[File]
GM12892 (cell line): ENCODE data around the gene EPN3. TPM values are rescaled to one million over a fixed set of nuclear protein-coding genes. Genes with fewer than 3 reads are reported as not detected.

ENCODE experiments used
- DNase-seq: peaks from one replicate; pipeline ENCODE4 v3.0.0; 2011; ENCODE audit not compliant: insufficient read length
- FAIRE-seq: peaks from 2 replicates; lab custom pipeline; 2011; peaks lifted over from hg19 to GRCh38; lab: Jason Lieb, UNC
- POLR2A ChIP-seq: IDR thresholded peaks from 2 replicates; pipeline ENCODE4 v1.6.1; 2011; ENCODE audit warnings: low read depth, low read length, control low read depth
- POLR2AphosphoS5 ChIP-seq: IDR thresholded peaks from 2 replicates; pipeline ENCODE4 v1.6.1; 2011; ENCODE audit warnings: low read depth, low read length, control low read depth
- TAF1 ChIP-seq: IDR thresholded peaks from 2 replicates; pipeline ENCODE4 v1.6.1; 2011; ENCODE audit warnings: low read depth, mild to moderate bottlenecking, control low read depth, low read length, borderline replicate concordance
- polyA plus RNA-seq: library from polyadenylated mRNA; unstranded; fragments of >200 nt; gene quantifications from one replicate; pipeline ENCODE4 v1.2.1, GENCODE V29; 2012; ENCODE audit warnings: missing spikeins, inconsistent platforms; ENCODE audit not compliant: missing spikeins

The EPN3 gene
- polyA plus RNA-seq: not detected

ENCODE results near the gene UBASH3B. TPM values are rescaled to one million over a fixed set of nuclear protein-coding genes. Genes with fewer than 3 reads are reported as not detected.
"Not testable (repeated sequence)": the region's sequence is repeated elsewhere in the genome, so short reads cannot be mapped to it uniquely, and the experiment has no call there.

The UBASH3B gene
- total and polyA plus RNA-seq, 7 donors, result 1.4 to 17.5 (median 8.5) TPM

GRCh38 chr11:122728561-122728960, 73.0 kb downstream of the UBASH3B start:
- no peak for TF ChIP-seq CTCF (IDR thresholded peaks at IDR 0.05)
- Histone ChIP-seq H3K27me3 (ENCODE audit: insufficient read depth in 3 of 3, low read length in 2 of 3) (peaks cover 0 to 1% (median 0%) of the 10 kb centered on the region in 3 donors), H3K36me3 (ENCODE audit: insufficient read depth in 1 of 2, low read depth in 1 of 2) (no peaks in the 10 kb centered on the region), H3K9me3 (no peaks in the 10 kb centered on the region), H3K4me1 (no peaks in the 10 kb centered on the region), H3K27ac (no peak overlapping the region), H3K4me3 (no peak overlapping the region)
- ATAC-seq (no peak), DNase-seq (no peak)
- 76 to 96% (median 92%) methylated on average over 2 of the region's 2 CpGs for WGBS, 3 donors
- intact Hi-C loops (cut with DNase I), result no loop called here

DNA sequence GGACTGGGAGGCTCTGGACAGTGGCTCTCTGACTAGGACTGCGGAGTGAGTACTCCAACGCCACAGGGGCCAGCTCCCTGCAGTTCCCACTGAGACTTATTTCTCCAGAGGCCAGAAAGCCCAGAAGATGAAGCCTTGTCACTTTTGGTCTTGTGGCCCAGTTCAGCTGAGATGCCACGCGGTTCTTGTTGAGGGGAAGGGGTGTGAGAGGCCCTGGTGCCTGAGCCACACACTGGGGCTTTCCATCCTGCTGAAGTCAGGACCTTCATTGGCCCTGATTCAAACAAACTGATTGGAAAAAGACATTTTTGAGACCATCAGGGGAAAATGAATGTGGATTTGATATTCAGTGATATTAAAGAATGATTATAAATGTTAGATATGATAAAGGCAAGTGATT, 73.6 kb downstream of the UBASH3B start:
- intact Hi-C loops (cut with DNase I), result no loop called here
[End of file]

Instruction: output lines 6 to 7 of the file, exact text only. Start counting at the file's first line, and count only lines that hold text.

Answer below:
- POLR2AphosphoS5 ChIP-seq: IDR thresholded peaks from 2 replicates; pipeline ENCODE4 v1.6.1; 2011; ENCODE audit warnings: low read depth, low read length, control low read depth
- TAF1 ChIP-seq: IDR thresholded peaks from 2 replicates; pipeline ENCODE4 v1.6.1; 2011; ENCODE audit warnings: low read depth, mild to moderate bottlenecking, control low read depth, low read length, borderline replicate concordance